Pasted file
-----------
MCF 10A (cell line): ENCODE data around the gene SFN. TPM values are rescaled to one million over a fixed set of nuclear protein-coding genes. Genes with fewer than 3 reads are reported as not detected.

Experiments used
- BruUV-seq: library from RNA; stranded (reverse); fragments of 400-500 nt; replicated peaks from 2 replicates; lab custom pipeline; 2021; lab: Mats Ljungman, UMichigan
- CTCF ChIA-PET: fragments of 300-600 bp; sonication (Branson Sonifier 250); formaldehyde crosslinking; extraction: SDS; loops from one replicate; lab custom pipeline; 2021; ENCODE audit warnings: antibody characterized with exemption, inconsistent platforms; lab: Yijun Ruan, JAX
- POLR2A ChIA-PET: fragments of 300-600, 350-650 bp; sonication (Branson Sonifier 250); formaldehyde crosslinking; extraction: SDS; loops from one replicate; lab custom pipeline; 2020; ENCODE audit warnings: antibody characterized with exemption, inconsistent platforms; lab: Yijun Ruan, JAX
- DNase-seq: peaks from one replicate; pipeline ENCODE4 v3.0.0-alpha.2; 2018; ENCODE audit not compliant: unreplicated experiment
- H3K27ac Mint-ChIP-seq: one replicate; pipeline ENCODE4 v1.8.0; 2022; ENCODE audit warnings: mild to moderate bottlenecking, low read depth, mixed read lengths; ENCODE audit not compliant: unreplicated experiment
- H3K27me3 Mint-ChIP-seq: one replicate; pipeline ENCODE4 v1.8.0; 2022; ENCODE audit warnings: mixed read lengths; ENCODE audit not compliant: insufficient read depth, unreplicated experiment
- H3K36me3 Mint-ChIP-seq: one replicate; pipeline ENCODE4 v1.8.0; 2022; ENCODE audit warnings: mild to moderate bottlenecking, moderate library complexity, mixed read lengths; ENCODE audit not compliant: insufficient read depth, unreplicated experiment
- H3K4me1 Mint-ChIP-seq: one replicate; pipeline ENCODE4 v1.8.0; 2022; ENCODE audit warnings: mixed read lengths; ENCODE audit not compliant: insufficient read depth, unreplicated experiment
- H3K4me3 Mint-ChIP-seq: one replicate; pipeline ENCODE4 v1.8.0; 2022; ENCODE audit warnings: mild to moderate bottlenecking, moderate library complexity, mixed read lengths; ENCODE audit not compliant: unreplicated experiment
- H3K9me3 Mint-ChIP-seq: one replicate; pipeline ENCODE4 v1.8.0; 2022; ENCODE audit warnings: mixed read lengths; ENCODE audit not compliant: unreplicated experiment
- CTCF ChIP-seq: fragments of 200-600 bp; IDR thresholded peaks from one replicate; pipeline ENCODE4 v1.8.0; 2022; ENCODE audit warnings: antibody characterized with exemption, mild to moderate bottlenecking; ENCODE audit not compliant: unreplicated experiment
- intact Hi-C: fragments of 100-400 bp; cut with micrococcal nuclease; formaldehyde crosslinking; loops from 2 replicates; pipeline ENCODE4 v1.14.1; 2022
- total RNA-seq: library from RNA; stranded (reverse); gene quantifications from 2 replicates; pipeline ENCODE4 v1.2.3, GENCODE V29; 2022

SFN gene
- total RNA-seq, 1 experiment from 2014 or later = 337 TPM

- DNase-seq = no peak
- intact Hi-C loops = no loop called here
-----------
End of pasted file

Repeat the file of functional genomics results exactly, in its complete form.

MCF 10A (cell line): ENCODE data around the gene SFN. TPM values are rescaled to one million over a fixed set of nuclear protein-coding genes. Genes with fewer than 3 reads are reported as not detected.

Experiments used
- BruUV-seq: library from RNA; stranded (reverse); fragments of 400-500 nt; replicated peaks from 2 replicates; lab custom pipeline; 2021; lab: Mats Ljungman, UMichigan
- CTCF ChIA-PET: fragments of 300-600 bp; sonication (Branson Sonifier 250); formaldehyde crosslinking; extraction: SDS; loops from one replicate; lab custom pipeline; 2021; ENCODE audit warnings: antibody characterized with exemption, inconsistent platforms; lab: Yijun Ruan, JAX
- POLR2A ChIA-PET: fragments of 300-600, 350-650 bp; sonication (Branson Sonifier 250); formaldehyde crosslinking; extraction: SDS; loops from one replicate; lab custom pipeline; 2020; ENCODE audit warnings: antibody characterized with exemption, inconsistent platforms; lab: Yijun Ruan, JAX
- DNase-seq: peaks from one replicate; pipeline ENCODE4 v3.0.0-alpha.2; 2018; ENCODE audit not compliant: unreplicated experiment
- H3K27ac Mint-ChIP-seq: one replicate; pipeline ENCODE4 v1.8.0; 2022; ENCODE audit warnings: mild to moderate bottlenecking, low read depth, mixed read lengths; ENCODE audit not compliant: unreplicated experiment
- H3K27me3 Mint-ChIP-seq: one replicate; pipeline ENCODE4 v1.8.0; 2022; ENCODE audit warnings: mixed read lengths; ENCODE audit not compliant: insufficient read depth, unreplicated experiment
- H3K36me3 Mint-ChIP-seq: one replicate; pipeline ENCODE4 v1.8.0; 2022; ENCODE audit warnings: mild to moderate bottlenecking, moderate library complexity, mixed read lengths; ENCODE audit not compliant: insufficient read depth, unreplicated experiment
- H3K4me1 Mint-ChIP-seq: one replicate; pipeline ENCODE4 v1.8.0; 2022; ENCODE audit warnings: mixed read lengths; ENCODE audit not compliant: insufficient read depth, unreplicated experiment
- H3K4me3 Mint-ChIP-seq: one replicate; pipeline ENCODE4 v1.8.0; 2022; ENCODE audit warnings: mild to moderate bottlenecking, moderate library complexity, mixed read lengths; ENCODE audit not compliant: unreplicated experiment
- H3K9me3 Mint-ChIP-seq: one replicate; pipeline ENCODE4 v1.8.0; 2022; ENCODE audit warnings: mixed read lengths; ENCODE audit not compliant: unreplicated experiment
- CTCF ChIP-seq: fragments of 200-600 bp; IDR thresholded peaks from one replicate; pipeline ENCODE4 v1.8.0; 2022; ENCODE audit warnings: antibody characterized with exemption, mild to moderate bottlenecking; ENCODE audit not compliant: unreplicated experiment
- intact Hi-C: fragments of 100-400 bp; cut with micrococcal nuclease; formaldehyde crosslinking; loops from 2 replicates; pipeline ENCODE4 v1.14.1; 2022
- total RNA-seq: library from RNA; stranded (reverse); gene quantifications from 2 replicates; pipeline ENCODE4 v1.2.3, GENCODE V29; 2022

SFN gene
- total RNA-seq, 1 experiment from 2014 or later = 337 TPM

- DNase-seq = no peak
- intact Hi-C loops = no loop called here